A Loving Call to Unity?
Some Messianic Jews say "Messianic Judaism is not Christianity"

A review article of Stan Telchin’s latest book

There are Jewish believers who make a distinction between Christianity and what they term “Messianic Judaism”. They do so in order to distance themselves from a Church that, in their view, is not only Gentile and anti-Semitic but also unbiblical and pagan in many of its practices. Stan Telchin, one of the elder statesmen of the Messianic movement, begins his third book by challenging the idea that the term “Christian” is synonymous with “Gentile”, stating that he is both a Jew and a Christian.
Building on the truth that Jewish and Gentile believers in Jesus the Messiah are “one new creation”, Stan challenges the leaders of Messianic Judaism to examine their attitudes and practices in the light of God’s Word. He argues that the original vision of the Messianic movement – to share the gospel with Jewish people – has been lost and that the movement now appears to be concerned solely with protecting its own “enshrined – and institutionalised – doctrine and rituals”. He also seeks to warn his readers about “the nature of the crisis that is emerging”.

On the one hand …

The book is written primarily from a pastor’s perspective, and the author attempts to be “corrective not condemning”. Stan Telchin recognises the important place of the Messianic movement in his own testimony and continues to call those within Messianic Judaism his brothers and sisters. Nevertheless, the book levels some very serious criticisms and certainly raises questions that need to be answered. Here is a “Messianic Jew” arguing that Messianic Judaism is not biblical faith and suggesting that those who embrace it worship a false god. How can we understand this paradox?

Stan Telchin is not opposed to Messianic congregations in principle but he argues that, by insisting that Jewish believers are obliged to adopt rabbinic traditions and a synagogue style of worship, some within Messianic Judaism have compromised the gospel of grace. Stan asks if the movement is becoming elitist and proud; he argues that Gentile worshippers at Messianic synagogues often feel marginalized because “Jewishness” seems to takes precedence over “Jesusness”; he is concerned that the differing opinions and theories of men are heard more often than the Word of God; and he suggests that evangelism amongst Jewish people is being stifled by a desire to find favour with the Jewish community.

The author considers the issue of Messianic “rabbis”, asks how God views Jewishness and “Gentileness”, and queries why Gentiles in the movement should feel obliged to keep the kosher dietary regulations. Stan also questions whether those who claim to be “zealous for the Torah” even know many of the 613 commandments they claim to be zealous for, and points out that in this area the modern Jewish community is very different from the one portrayed in the book of Acts.

On the other hand …

Some of the arguments contained in the book, however, are not very convincing. For example, Stan draws on a 1996 survey to back up his claim that Jewishness is not a factor in attracting Jewish people to the Messiah. Yet even in the short time since that survey was conducted things have changed, and the Jewishness of Jesus is often on the agenda of the younger Jewish generation.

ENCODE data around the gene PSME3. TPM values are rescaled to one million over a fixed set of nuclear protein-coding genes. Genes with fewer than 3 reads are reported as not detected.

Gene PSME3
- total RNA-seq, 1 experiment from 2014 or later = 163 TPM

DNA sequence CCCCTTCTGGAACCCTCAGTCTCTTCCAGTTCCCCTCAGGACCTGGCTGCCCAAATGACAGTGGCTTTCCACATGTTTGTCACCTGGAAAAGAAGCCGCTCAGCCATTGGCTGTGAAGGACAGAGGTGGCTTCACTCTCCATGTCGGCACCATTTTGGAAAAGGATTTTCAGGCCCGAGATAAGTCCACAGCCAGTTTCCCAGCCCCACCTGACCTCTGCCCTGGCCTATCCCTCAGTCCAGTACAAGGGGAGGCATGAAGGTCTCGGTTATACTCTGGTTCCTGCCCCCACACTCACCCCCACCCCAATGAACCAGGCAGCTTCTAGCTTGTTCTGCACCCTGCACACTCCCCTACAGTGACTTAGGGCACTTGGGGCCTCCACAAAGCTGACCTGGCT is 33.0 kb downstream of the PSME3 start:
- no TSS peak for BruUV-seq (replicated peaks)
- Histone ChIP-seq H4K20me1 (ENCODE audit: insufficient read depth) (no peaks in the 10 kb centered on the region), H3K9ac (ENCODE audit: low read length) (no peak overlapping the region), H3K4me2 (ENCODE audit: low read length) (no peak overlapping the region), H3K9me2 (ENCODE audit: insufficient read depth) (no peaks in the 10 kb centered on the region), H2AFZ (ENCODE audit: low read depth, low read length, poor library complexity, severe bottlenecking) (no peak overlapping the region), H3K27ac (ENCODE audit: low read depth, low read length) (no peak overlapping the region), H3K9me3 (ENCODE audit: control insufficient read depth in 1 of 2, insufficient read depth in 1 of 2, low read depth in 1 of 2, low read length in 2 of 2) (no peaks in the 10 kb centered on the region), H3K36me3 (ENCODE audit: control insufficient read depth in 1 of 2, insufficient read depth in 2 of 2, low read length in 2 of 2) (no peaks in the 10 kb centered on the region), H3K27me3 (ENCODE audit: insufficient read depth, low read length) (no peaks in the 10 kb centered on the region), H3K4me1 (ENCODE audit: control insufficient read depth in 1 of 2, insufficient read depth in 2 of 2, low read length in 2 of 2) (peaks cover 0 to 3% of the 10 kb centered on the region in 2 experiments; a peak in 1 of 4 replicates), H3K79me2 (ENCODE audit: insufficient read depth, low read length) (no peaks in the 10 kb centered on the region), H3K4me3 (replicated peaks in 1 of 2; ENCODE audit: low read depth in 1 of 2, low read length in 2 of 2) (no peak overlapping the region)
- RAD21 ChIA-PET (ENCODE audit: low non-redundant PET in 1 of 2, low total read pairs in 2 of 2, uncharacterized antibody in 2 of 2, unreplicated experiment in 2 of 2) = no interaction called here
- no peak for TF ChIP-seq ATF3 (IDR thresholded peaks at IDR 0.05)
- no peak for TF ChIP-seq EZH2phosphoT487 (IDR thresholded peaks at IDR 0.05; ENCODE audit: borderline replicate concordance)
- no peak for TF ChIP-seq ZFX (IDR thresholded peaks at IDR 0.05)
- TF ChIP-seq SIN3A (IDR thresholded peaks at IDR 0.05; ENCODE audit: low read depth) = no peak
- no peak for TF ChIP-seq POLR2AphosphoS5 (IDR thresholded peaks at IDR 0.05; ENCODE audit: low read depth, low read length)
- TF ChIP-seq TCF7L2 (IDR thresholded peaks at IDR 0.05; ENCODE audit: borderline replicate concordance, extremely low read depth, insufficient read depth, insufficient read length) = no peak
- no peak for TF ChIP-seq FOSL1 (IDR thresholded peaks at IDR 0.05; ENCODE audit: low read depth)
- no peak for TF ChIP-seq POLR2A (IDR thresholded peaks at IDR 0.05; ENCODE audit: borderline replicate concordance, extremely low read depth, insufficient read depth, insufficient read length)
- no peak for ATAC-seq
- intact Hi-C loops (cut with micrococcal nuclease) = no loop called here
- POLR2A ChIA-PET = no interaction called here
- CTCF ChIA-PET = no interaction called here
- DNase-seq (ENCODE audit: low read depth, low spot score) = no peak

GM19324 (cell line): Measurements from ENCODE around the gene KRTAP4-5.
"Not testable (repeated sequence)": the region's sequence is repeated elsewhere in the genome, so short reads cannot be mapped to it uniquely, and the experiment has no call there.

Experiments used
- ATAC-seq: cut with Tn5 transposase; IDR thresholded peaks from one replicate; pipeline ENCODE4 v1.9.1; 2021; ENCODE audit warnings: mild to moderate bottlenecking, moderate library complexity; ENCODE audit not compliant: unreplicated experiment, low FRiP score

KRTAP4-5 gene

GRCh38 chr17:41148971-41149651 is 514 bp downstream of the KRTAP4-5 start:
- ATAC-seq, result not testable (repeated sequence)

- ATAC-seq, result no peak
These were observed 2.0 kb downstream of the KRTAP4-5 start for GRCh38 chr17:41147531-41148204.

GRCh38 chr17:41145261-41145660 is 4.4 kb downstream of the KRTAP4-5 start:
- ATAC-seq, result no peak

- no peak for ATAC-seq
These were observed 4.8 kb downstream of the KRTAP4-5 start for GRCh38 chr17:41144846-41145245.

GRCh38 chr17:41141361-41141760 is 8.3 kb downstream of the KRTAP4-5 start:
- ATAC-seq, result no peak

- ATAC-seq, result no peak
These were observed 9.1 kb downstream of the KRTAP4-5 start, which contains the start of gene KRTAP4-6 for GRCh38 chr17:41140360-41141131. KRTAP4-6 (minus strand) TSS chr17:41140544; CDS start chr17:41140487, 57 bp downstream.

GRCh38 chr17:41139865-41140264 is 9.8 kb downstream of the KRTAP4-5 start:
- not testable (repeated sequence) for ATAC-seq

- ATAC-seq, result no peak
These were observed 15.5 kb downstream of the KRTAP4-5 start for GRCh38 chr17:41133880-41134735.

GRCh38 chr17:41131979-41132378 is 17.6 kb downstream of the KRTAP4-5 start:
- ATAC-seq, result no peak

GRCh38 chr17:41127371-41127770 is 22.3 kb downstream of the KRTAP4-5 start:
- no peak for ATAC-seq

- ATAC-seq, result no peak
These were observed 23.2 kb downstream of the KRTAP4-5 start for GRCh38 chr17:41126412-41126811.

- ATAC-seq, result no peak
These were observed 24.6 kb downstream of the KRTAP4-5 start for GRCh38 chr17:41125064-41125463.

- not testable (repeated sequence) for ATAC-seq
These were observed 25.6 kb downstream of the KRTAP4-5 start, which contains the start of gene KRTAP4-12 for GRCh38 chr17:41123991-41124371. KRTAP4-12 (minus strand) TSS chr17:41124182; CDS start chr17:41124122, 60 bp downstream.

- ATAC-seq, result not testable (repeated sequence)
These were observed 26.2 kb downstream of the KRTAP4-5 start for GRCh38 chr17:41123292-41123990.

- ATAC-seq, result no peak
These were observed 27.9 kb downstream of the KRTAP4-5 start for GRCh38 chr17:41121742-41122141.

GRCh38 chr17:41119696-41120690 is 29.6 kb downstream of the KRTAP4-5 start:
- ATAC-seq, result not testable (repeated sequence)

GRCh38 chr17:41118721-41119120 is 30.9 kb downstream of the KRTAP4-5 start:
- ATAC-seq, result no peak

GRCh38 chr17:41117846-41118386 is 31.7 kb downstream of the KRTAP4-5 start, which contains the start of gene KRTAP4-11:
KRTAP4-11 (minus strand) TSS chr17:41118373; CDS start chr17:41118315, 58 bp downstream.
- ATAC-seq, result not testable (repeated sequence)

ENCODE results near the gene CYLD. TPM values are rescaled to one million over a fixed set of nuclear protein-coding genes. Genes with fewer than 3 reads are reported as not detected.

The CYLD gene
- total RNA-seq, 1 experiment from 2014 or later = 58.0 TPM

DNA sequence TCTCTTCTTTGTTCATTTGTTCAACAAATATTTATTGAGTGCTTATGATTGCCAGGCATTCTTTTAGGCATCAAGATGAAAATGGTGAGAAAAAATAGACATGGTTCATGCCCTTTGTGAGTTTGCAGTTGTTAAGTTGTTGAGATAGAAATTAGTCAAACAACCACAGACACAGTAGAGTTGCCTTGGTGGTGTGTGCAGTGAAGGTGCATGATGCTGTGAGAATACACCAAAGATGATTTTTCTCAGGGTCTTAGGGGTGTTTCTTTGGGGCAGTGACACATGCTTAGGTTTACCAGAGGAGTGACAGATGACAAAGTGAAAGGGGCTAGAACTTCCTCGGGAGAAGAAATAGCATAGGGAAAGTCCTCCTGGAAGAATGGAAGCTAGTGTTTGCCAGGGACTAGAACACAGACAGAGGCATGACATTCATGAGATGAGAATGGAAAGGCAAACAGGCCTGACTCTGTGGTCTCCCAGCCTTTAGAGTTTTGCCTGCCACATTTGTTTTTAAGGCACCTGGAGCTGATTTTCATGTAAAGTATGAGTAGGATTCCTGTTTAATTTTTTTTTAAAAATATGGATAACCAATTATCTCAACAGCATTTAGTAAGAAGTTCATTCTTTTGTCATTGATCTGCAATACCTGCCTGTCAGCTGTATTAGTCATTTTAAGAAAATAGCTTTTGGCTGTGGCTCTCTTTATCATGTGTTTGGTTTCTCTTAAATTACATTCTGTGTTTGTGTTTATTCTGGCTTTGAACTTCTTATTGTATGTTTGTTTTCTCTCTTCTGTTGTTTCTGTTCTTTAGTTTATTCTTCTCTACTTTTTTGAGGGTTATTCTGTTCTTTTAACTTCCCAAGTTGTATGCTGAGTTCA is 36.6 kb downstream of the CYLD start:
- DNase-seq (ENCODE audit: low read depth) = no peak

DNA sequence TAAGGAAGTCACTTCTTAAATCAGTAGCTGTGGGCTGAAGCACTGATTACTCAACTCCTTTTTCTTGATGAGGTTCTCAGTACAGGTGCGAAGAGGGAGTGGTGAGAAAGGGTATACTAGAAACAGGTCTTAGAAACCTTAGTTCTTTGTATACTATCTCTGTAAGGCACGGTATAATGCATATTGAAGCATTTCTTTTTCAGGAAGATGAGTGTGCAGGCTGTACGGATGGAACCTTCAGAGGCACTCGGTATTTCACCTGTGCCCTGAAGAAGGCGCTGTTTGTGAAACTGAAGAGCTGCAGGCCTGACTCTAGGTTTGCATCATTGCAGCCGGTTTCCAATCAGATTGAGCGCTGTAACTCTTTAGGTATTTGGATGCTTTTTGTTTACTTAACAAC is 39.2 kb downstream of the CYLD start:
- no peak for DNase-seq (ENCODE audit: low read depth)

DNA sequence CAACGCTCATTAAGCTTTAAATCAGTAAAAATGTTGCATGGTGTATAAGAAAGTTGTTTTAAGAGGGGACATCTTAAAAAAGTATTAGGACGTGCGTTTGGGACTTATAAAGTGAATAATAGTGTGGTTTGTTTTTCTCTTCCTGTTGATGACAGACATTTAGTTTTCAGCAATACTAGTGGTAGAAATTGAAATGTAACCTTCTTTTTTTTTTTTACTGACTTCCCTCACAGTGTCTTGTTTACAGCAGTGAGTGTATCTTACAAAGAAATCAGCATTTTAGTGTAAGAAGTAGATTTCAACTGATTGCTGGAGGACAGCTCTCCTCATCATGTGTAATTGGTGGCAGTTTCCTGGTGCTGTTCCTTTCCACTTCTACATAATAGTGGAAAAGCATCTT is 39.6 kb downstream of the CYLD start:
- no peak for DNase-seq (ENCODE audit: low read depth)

An important point to bear in mind when reading Messianic Judaism is not Christianity, is that the book is very much written within the North American situation; therefore it focuses on selected examples of extreme opinion within American Messianic Judaism rather than giving an overview of the worldwide Messianic movement. Although this may help to warn those outside the United States of possible future trends, it is not an accurate reflection of, for example, the current British Messianic scene. Most Messianic Fellowships and congregations in Britain are led by ministers, missionaries or members of local churches. Indeed, the British Messianic Jewish Alliance ( requires its members to also be “members of good standing in local churches”.

The major problem with Stan’s book is that it lacks the clarity needed to tackle issues that have been dividing the Church since the New Testament era. It could therefore lead to confusion for, even within the American situation, Stan does not distinguish clearly between the Messianic movement and Messianic Judaism. So whilst this book criticises extremes within Messianic Judaism, it does not clearly convey – and perhaps does not accept – the practical need for a Messianic movement as an authentic form of self-expression for Jewish people who call Jesus their Messiah, Saviour and Lord.

Yet many would view Messianic Judaism as being on the left wing of a movement that has Hebrew Christianity, as espoused by Stan Telchin, on its right wing. Viewed as a broad group of people following the Lord Jesus, the Messianic movement deserves our prayers and support. It has its problems and extremes, as does the wider global Church, but the movement undoubtedly has an important part to play in challenging those sections of the Church that believe God has “finished with the Jewish people”. At a time when Messianic Jews need support, sympathy and love from pastors and other fellow Christians, it is to be hoped that Messianic Judaism is not Christianity will not unwittingly generate suspicion from the wider Church toward our Jewish brothers and sisters in Messiah or, worse still, fuel cultural triumphalism on the part of Gentile Christians.

Some Messianic Jews say, “Messianic Judaism is not Christianity”:
A Loving Call to Unity
Chosen Books, 169pp, p/b, ISBN 9780800793722
Available from Chosen Books (USA) or Amazon

This article first appeared in the March 2005 edition of the Herald
Click here to read Stan Telchin's Response

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